From Silicon To Software

 

How EDA Tools and IP Support Automotive Functional Safety Compliance

automotive safety technology

By Swami Venkat, Sr. Director of Strategic Programs, and Meirav Nitzan, Program Management Director, Verification Group

A modern vehicle can boast as many as 100 million lines of code—that’s more than the Large Hadron Collider (50 million lines) and Facebook (62 million lines). On the hardware side, many of today’s cars have upwards of 100 electronic control units (ECUs) to run various functions. As automotive engineering ingenuity continues to drive further innovation in autonomous driving functionalities, the technology inside our favorite mode of transportation will only become more prevalent and sophisticated. That’s why it’s essential to adhere to automotive functional safety standards to prevent chip or software failures.

There are two potential sources of risk in automotive electronics:

  1. Systematic faults, such as bugs, an incorrect specification or implementation, or a misunderstanding of how a component should behave
  2. Random hardware failures due to factors such as silicon aging or electromagnetic effects

Once a product is built in a certain way, a fault that gets incorporated into it remains for the duration. Systemic faults can be addressed by designing and verifying the system design flawlessly, with tools that won’t introduce bugs and won’t fail to find bugs. As for the random issues, integrating safety mechanisms into the design, such as duplication or application-level checking like cyclic redundancy check (CRC), can be effective.

The measures to comply with functional safety are laid out by the ISO 26262 standard, developed by the International Organization for Standardization (ISO) working in conjunction with the International Electrotechnical Commission (IEC) and released in 2011 (with a second edition released in 2018). In order to have their devices qualified to run inside commercial vehicles, automotive OEMs and suppliers must follow (and document) a functional automotive safety development process that spans from specification through production release. The standard explains in detail what to assess for the safety of the car and how this affects the system and its components including the SoC and IP. The process is based on Automotive Safety Integrity Levels (ASILs), a risk classification system, and the primary objective is to reduce potential hazards caused by electrical and electronic system malfunctions.

ASIL has four different levels, each assigned based on the probability and acceptability of harm. ASIL A is the lowest degree of automotive hazard, while ASIL D is the highest degree and the one that is most relevant to safety-critical applications like advanced driver assistance systems (ADAS), anti-lock brakes, and airbags. Complying with the ASILs involves measuring three specific variables for each electronic component in a vehicle:

  • Severity, which relates to the type of injuries to the driver and passengers
  • Exposure, which involves the frequency in which the vehicle is exposed to the hazard
  • Controllability, which relates to how much the driver can do to prevent the injury

Each of these variables is further broken down into more granular sub-classes. After each of these variables and the sub-classifications is analyzed, the findings are combined to determine the required ASIL. The classifications are subject to interpretation as well as context, but the aim of the ASILs is, ultimately, to prevent harm.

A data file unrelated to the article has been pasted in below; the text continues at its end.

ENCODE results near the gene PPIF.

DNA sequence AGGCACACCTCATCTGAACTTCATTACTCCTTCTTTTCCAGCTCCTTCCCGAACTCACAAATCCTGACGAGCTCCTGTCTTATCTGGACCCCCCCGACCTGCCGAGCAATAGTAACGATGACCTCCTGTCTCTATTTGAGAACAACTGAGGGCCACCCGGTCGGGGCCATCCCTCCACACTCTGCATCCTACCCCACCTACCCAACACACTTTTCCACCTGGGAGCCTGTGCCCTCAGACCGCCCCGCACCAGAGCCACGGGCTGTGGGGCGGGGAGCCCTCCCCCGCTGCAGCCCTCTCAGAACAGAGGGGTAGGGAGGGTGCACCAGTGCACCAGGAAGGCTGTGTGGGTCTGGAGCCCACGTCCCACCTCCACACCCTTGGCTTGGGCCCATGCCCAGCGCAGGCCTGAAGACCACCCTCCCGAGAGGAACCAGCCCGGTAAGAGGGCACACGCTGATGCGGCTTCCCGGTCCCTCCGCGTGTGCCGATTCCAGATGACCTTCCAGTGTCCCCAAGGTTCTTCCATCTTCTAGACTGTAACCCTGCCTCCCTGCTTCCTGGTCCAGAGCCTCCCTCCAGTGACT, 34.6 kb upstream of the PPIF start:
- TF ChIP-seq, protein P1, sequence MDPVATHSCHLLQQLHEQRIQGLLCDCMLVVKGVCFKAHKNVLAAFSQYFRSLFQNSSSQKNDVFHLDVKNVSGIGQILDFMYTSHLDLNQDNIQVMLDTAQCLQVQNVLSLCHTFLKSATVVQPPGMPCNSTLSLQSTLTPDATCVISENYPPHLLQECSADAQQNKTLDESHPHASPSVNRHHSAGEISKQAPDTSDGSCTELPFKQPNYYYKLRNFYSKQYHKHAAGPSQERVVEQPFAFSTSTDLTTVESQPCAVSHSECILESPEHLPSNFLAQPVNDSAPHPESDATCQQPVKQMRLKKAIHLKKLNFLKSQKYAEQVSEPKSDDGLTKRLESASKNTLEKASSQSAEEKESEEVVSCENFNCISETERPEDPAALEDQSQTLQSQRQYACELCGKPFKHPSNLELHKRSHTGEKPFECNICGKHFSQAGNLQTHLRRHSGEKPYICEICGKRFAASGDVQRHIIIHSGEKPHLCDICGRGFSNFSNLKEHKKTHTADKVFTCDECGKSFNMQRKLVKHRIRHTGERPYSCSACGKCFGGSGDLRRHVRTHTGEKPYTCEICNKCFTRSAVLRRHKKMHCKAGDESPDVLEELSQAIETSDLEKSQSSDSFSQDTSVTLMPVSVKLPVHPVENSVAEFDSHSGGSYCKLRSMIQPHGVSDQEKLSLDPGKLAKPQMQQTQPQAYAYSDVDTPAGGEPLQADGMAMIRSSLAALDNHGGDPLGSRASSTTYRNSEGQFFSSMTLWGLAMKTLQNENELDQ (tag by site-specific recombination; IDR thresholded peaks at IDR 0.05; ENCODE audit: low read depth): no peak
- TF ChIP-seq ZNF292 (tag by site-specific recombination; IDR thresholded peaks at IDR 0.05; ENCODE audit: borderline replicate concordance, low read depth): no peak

Ensuring Automotive Design Tools Work Flawlessly

It’s not enough that the vehicle’s electronic components comply with the ISO 26262 standard. The tools used to develop the components also must be certified (unless the automaker chooses a different approach to functional safety, such as via built-in redundancy). As noted previously, the tools must execute and verify the design flawlessly. To address this, ISO 26262 has a section that covers tool confidence level (TCL), which is defined by tool impact and tool error detection capabilities. Tools in the TCL1 level do not require qualification, while those in TCL2 and TCL3 do, with ASIL determining the qualification methods that are most recommended.

In other words, the design tools themselves are part of the effort to meet ASIL and, ultimately, ISO 26262 requirements. By addressing these requirements, electronic design automation (EDA) and IP vendors can help automotive engineers meet their functional safety objectives and certification —and even accelerate the timeline and efforts to do so. For example, IP provides ready-to-use building blocks that speed up the design process. Automotive-grade IP that meets the stringent guidelines outlined by ISO 26262 puts engineers that much ahead of the game. Some vendors also offer tools to support ASIL planning, design services and tool features that address “what if?” scenarios, and verification/validation solutions that verify an ASIL level has been met.

Synopsys provides the broadest breadth of solutions to help automotive hardware, software, and system designers comply with functional safety standards. Since ISO 26262’s official release, Synopsys has proactively performed ISO 26262-compliance testing and incorporated documentation into our portfolio, which includes:

These solutions are backed by a team of automotive experts who can work with hardware, software, and system design teams to address their challenges holistically.

Learn More

Read these blog posts to learn more about how Synopsys can support your automotive objectives: